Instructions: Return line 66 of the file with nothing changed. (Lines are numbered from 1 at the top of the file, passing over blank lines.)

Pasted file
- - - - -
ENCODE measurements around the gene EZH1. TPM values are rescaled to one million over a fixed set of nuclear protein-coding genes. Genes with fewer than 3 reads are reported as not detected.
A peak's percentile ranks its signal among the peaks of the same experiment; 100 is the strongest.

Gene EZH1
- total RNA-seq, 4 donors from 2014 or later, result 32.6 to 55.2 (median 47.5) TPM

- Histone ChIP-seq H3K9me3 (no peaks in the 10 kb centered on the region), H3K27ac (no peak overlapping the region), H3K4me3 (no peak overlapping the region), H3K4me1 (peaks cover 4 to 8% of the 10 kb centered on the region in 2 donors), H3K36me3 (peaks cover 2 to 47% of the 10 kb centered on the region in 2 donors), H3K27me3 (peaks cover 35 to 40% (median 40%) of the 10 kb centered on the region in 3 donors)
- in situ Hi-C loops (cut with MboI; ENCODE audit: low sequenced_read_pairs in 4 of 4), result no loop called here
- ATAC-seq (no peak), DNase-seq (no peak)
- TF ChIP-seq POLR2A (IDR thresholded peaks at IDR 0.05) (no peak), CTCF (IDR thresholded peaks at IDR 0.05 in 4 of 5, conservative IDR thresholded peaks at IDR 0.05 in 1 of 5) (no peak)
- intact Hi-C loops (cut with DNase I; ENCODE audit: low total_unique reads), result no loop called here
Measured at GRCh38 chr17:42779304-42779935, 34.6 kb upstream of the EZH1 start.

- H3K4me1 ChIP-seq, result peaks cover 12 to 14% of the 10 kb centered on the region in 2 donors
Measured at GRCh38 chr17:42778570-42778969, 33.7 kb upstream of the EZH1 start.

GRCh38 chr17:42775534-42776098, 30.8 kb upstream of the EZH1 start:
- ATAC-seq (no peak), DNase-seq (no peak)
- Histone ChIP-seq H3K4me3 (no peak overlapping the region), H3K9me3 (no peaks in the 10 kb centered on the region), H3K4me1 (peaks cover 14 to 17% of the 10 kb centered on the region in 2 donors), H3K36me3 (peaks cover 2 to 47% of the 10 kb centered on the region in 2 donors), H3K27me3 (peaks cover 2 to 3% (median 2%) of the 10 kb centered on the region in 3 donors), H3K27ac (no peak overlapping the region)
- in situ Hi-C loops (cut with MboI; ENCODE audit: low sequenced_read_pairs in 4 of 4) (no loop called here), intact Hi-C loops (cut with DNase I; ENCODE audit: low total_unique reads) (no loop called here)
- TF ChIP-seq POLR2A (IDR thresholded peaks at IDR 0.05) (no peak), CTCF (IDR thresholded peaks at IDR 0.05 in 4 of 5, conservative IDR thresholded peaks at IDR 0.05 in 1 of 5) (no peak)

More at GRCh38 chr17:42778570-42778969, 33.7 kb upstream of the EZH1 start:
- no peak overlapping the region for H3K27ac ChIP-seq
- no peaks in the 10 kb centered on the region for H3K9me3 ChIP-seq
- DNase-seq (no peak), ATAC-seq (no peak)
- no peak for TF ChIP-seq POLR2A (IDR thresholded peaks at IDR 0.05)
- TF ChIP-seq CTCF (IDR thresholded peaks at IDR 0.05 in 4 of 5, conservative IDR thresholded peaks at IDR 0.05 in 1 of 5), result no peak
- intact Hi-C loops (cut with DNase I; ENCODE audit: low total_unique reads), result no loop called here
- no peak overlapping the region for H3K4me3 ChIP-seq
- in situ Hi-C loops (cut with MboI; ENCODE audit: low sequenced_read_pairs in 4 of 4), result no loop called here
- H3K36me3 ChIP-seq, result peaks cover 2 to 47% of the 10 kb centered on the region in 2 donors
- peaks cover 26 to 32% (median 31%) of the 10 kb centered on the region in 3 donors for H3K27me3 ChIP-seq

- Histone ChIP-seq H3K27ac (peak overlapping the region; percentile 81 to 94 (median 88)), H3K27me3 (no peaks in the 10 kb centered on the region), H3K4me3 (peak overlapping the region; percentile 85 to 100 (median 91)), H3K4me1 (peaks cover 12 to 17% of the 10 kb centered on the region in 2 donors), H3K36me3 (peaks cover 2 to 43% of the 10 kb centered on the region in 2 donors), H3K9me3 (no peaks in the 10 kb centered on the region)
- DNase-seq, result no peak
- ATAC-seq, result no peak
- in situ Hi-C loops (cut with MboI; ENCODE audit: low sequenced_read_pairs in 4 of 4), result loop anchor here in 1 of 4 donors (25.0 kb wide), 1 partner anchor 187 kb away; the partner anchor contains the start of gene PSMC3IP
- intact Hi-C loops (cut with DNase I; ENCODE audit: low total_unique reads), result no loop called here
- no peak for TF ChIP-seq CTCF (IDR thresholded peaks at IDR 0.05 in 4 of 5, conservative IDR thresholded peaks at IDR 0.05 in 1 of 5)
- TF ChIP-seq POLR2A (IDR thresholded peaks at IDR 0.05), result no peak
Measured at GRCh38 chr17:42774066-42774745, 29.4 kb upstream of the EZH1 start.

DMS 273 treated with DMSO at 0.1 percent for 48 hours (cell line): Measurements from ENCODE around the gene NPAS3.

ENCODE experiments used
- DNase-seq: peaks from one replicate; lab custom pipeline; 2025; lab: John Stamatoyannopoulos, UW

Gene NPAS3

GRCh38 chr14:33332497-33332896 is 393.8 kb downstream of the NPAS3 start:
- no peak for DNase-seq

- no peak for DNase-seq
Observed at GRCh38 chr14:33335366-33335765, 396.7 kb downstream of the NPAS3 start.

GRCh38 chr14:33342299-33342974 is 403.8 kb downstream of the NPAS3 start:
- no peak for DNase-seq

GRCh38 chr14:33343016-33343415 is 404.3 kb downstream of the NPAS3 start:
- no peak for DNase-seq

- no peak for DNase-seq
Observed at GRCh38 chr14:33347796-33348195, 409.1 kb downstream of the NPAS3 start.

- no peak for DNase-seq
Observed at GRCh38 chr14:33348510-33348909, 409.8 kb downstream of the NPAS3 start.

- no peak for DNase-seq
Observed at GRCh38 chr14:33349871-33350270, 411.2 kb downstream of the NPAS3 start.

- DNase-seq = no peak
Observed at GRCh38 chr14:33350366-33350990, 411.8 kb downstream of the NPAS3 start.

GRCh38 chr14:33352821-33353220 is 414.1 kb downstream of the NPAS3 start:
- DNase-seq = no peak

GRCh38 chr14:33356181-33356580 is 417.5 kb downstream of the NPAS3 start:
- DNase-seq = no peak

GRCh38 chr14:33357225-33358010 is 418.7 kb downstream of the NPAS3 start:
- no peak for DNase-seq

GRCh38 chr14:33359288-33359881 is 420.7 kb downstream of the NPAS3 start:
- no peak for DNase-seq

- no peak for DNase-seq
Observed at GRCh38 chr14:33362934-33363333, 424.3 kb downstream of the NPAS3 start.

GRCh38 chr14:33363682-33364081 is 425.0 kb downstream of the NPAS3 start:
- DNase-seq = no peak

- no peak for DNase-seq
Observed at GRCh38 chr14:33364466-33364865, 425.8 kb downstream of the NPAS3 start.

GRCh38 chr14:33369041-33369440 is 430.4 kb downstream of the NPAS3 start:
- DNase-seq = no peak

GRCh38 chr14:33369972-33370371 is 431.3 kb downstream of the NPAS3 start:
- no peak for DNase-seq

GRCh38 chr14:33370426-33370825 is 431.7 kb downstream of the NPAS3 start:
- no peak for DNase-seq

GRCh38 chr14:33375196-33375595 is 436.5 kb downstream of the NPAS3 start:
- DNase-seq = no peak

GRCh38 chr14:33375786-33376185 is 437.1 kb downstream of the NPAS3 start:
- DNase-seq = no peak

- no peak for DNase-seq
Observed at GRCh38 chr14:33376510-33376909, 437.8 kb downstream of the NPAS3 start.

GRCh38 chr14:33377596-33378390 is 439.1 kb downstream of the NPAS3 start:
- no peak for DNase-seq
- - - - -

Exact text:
Observed at GRCh38 chr14:33362934-33363333, 424.3 kb downstream of the NPAS3 start.